State weighs in

City Coun­cil must ap­prove trash and bulk refuse fees to sup­port garbage fund

Albany Times Union - Sunday - - FRONT PAGE - By Ken­neth C. Crowe II Troy

N.Y. ap­proves of Troy bud­get but says city should find al­ter­na­tives to bor­row­ing.

The state Comptroller’s Of­fice found in its annual re­view of the city’s bud­get that Mayor Pa­trick Mad­den’s $73.5 mil­lion spend­ing plan was rea­son­able but that the city should find new ways to pay for buy­ing new equip­ment in­stead of bor­row­ing.

“Based on the re­sults of our re­view, we found the sig­nif­i­cant rev­enue and ex­pen­di­ture pro­jec­tions in the pro­posed bud­get are rea­son­able. In ad­di­tion, the City’s pro­posed real prop­erty tax levy com­plies with its tax levy limit,” state au­di­tors found.

The state warned that the City Coun­cil must ap­prove the trash and bulk refuse fees to sup­port the new garbage fund. It also said the city should not rely on bor­row­ing to pay for new ve­hi­cles.

The city must sub­mit the bud­get to the state for re­view as part of the terms for the cre­ation of the Troy Mu­nic­i­pal As­sis­tance Corp. to res­cue the city from its fi­nan­cial mess in the 1990s. The city has about $24.6 mil­lion in out­stand­ing MAC debt which will be paid off in 2022.

Mad­den, in a state­ment, said the eval­u­a­tion con­firms the work of his ad­min­is­tra­tion to use strong fi­nan­cial over­sight and “fact-based bud­get­ing prac­tices” to ben­e­fit the city’s res­i­dents, or­ga­ni­za­tions and busi­nesses.

“The 2019 bud­get pro­posal — our third con­sec­u­tive year of bal­anced bud­gets — im­ple­ments sev­eral ini­tia­tives to man­age costs, en­hance ca­pac­ity in key de­part­ments, and pre­serve es­sen­tial ser­vices for our res­i­dents,” Mad­den, a Demo­crat, said.

The bud­get that the City Coun­cil is now re­view­ing would raise the trash fee by $4, bring­ing it to $164 per unit.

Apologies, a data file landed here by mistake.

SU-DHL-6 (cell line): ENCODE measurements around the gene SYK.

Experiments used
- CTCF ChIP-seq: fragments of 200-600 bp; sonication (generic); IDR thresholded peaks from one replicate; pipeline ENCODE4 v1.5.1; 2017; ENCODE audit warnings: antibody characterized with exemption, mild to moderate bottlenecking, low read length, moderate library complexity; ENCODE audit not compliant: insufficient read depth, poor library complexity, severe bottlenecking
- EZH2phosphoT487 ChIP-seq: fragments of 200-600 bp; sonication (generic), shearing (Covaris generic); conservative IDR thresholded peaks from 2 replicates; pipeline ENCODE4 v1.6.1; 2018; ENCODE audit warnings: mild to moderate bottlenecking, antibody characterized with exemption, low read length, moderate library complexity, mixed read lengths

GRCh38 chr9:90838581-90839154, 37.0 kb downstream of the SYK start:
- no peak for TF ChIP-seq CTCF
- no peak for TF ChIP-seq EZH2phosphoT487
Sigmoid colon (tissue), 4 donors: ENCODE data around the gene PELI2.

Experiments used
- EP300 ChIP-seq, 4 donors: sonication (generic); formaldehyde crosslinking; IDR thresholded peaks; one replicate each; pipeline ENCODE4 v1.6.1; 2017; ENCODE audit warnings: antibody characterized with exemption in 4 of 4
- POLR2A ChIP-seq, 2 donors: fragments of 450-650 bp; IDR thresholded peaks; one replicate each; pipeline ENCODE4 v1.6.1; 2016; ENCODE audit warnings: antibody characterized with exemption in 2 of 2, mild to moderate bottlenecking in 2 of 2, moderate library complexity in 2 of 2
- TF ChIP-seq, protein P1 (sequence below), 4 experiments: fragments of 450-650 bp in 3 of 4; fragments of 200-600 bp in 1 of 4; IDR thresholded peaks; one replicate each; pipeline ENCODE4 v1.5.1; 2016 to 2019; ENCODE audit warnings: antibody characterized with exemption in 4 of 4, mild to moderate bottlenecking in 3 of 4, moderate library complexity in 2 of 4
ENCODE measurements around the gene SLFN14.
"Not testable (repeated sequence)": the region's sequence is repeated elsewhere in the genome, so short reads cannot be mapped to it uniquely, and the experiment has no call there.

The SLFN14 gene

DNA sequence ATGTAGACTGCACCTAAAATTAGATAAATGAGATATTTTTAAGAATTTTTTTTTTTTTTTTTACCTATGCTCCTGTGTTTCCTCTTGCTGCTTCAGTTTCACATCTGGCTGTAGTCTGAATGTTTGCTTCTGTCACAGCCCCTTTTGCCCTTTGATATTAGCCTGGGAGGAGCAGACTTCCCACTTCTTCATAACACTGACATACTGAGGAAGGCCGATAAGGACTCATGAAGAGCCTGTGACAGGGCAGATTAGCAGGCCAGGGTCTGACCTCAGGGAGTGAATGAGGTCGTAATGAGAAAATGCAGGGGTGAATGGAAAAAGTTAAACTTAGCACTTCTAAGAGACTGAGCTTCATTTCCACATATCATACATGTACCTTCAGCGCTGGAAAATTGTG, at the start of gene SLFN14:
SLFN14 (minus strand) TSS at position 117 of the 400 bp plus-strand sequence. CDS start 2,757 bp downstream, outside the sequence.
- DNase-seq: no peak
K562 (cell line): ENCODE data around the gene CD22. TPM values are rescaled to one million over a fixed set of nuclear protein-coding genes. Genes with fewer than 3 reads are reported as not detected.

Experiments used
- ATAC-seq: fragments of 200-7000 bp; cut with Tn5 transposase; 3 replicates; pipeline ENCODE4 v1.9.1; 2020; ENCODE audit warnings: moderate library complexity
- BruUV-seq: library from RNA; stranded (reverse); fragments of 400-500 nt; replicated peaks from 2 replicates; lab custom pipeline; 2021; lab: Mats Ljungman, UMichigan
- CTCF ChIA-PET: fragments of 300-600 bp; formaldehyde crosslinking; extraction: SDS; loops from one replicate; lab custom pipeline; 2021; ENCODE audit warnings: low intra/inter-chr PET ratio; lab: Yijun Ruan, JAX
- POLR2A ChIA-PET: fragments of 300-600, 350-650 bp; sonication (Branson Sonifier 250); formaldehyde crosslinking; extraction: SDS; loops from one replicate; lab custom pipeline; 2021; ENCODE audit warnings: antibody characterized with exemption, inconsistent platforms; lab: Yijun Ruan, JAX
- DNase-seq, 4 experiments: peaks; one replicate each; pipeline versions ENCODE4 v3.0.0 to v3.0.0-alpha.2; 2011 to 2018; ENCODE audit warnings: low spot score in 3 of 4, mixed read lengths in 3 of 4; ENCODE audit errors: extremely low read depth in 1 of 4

The prop­erty tax would in­crease by 1.4 per­cent. The pro­posed tax rate for 2019 is $14.15 per $1,000 of as­sessed val­u­a­tion. A prop­erty as­sessed at $150,000 would have a city tax bill of $2,122.

Mad­den en­cour­aged the coun­cil to adopt his pro­posed 2019 bud­get and it is sched­uled to meet on Nov. 29 to de­cide on the plan.

Coun­cil Pres­i­dent Carmella Man­tello, a Repub­li­can, said she had is­sues with as­pects of the pro­posed bud­get.

“As I’ve stated on nu­mer­ous oc­ca­sions, my con­cern for the over $4 mil­lion garbage fund, that is per­ma­nently be­ing pro­posed for Troy tax­pay­ers, is that it is no more than a hid­den tax be­ing used to cir­cum­vent the tax cap. Troy tax­pay­ers have seen the bud­get since 2016 in­crease by at least $11 mil­lion or a 16.5 per­cent in­crease,” Man­tello said.

“I will con­tinue to advocate for ways to run our city govern­ment in a more cost-ef­fec­tive man­ner in­stead of con­tin­u­ing to put an un­due bur­den on Troy tax­pay­ers,” said Man­tello, who wants to see more shared ser­vices with Rens­se­laer County and other mu­nic­i­pal­i­ties, a pub­lic safety fee on higher ed­u­ca­tional in­sti­tu­tions and ma­jor non­prof­its, LED light­ing, re­lo­ca­tion of city hall and less use of le­gal con­sul­tants.

John Carl d’an­ni­bale / times union

trash cans out­side a house on east Sun­ny­side Aug. 7 in troy. the trash fee will rise $4 in the mayor’s pro­posed 2019 bud­get to a to­tal of $164 per unit.

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